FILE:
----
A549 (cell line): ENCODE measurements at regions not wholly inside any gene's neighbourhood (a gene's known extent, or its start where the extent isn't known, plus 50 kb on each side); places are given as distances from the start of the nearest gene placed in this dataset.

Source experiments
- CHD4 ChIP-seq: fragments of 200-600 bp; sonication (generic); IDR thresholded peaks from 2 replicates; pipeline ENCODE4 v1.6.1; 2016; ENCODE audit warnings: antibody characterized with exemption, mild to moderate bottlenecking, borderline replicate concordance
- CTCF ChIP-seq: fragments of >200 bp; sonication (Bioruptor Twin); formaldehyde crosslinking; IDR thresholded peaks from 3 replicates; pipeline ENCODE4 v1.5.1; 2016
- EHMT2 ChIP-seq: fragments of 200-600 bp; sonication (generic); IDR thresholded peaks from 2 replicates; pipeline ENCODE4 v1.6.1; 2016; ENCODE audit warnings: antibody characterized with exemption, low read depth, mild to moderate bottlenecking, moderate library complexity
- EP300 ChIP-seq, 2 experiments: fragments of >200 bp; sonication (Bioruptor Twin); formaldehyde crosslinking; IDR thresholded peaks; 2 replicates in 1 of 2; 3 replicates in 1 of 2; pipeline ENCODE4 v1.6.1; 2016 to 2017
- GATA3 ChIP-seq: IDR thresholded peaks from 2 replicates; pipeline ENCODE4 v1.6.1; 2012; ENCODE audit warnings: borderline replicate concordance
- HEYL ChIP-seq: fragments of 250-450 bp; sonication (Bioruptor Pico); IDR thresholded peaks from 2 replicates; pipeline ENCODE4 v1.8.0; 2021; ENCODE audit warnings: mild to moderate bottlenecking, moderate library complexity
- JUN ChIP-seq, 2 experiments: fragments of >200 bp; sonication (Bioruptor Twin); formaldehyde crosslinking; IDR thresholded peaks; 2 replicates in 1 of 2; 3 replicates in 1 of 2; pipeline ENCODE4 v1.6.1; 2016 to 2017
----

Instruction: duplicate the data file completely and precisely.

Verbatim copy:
A549 (cell line): ENCODE measurements at regions not wholly inside any gene's neighbourhood (a gene's known extent, or its start where the extent isn't known, plus 50 kb on each side); places are given as distances from the start of the nearest gene placed in this dataset.

Source experiments
- CHD4 ChIP-seq: fragments of 200-600 bp; sonication (generic); IDR thresholded peaks from 2 replicates; pipeline ENCODE4 v1.6.1; 2016; ENCODE audit warnings: antibody characterized with exemption, mild to moderate bottlenecking, borderline replicate concordance
- CTCF ChIP-seq: fragments of >200 bp; sonication (Bioruptor Twin); formaldehyde crosslinking; IDR thresholded peaks from 3 replicates; pipeline ENCODE4 v1.5.1; 2016
- EHMT2 ChIP-seq: fragments of 200-600 bp; sonication (generic); IDR thresholded peaks from 2 replicates; pipeline ENCODE4 v1.6.1; 2016; ENCODE audit warnings: antibody characterized with exemption, low read depth, mild to moderate bottlenecking, moderate library complexity
- EP300 ChIP-seq, 2 experiments: fragments of >200 bp; sonication (Bioruptor Twin); formaldehyde crosslinking; IDR thresholded peaks; 2 replicates in 1 of 2; 3 replicates in 1 of 2; pipeline ENCODE4 v1.6.1; 2016 to 2017
- GATA3 ChIP-seq: IDR thresholded peaks from 2 replicates; pipeline ENCODE4 v1.6.1; 2012; ENCODE audit warnings: borderline replicate concordance
- HEYL ChIP-seq: fragments of 250-450 bp; sonication (Bioruptor Pico); IDR thresholded peaks from 2 replicates; pipeline ENCODE4 v1.8.0; 2021; ENCODE audit warnings: mild to moderate bottlenecking, moderate library complexity
- JUN ChIP-seq, 2 experiments: fragments of >200 bp; sonication (Bioruptor Twin); formaldehyde crosslinking; IDR thresholded peaks; 2 replicates in 1 of 2; 3 replicates in 1 of 2; pipeline ENCODE4 v1.6.1; 2016 to 2017